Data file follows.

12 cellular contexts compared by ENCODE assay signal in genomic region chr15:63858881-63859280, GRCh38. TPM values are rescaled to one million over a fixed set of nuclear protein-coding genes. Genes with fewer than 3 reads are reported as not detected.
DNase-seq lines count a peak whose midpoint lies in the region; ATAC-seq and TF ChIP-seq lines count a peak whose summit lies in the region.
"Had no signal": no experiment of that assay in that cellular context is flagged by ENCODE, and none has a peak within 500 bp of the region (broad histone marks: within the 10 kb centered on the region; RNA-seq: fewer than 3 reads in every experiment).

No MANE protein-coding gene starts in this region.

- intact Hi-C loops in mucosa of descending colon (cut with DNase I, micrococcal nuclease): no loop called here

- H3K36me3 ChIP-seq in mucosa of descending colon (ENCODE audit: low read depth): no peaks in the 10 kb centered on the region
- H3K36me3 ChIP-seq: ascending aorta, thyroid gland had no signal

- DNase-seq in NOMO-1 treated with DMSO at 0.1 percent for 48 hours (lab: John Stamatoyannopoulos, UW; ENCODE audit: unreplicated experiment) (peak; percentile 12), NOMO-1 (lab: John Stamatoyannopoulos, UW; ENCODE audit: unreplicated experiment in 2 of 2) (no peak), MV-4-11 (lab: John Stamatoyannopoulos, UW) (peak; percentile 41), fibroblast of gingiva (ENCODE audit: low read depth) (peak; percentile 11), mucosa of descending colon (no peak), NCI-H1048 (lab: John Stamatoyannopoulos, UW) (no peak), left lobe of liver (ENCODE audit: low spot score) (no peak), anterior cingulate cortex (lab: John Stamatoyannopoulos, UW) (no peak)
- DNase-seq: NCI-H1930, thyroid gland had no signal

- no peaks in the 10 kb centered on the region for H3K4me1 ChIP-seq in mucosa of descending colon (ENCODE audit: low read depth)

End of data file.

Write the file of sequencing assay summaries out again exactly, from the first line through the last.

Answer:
12 cellular contexts compared by ENCODE assay signal in genomic region chr15:63858881-63859280, GRCh38. TPM values are rescaled to one million over a fixed set of nuclear protein-coding genes. Genes with fewer than 3 reads are reported as not detected.
DNase-seq lines count a peak whose midpoint lies in the region; ATAC-seq and TF ChIP-seq lines count a peak whose summit lies in the region.
"Had no signal": no experiment of that assay in that cellular context is flagged by ENCODE, and none has a peak within 500 bp of the region (broad histone marks: within the 10 kb centered on the region; RNA-seq: fewer than 3 reads in every experiment).

No MANE protein-coding gene starts in this region.

- intact Hi-C loops in mucosa of descending colon (cut with DNase I, micrococcal nuclease): no loop called here

- H3K36me3 ChIP-seq in mucosa of descending colon (ENCODE audit: low read depth): no peaks in the 10 kb centered on the region
- H3K36me3 ChIP-seq: ascending aorta, thyroid gland had no signal

- DNase-seq in NOMO-1 treated with DMSO at 0.1 percent for 48 hours (lab: John Stamatoyannopoulos, UW; ENCODE audit: unreplicated experiment) (peak; percentile 12), NOMO-1 (lab: John Stamatoyannopoulos, UW; ENCODE audit: unreplicated experiment in 2 of 2) (no peak), MV-4-11 (lab: John Stamatoyannopoulos, UW) (peak; percentile 41), fibroblast of gingiva (ENCODE audit: low read depth) (peak; percentile 11), mucosa of descending colon (no peak), NCI-H1048 (lab: John Stamatoyannopoulos, UW) (no peak), left lobe of liver (ENCODE audit: low spot score) (no peak), anterior cingulate cortex (lab: John Stamatoyannopoulos, UW) (no peak)
- DNase-seq: NCI-H1930, thyroid gland had no signal

- no peaks in the 10 kb centered on the region for H3K4me1 ChIP-seq in mucosa of descending colon (ENCODE audit: low read depth)